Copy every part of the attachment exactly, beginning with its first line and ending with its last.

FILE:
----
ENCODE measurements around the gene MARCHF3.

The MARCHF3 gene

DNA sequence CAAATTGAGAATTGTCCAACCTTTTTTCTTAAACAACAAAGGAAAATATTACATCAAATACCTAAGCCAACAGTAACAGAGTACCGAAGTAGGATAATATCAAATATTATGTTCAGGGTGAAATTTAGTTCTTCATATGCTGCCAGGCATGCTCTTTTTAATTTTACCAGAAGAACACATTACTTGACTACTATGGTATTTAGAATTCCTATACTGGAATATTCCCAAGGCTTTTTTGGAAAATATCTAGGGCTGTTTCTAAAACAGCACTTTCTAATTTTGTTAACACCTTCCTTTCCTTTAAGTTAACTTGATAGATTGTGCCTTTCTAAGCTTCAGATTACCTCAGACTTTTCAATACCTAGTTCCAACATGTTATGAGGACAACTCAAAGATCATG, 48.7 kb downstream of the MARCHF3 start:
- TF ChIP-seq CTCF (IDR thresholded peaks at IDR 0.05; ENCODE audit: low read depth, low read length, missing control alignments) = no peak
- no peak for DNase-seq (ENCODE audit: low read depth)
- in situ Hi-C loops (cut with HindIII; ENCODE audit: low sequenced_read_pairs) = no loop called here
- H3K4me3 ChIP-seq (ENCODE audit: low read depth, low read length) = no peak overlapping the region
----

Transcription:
ENCODE measurements around the gene MARCHF3.

The MARCHF3 gene

DNA sequence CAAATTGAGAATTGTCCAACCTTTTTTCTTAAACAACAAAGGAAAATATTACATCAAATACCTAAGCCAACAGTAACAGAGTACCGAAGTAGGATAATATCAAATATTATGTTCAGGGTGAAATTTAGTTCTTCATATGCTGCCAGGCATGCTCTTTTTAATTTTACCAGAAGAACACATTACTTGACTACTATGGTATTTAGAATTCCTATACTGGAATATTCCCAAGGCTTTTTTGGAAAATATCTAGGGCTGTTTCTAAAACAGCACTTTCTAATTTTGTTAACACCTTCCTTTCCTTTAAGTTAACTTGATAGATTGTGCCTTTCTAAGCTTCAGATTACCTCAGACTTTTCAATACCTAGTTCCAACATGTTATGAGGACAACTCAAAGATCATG, 48.7 kb downstream of the MARCHF3 start:
- TF ChIP-seq CTCF (IDR thresholded peaks at IDR 0.05; ENCODE audit: low read depth, low read length, missing control alignments) = no peak
- no peak for DNase-seq (ENCODE audit: low read depth)
- in situ Hi-C loops (cut with HindIII; ENCODE audit: low sequenced_read_pairs) = no loop called here
- H3K4me3 ChIP-seq (ENCODE audit: low read depth, low read length) = no peak overlapping the region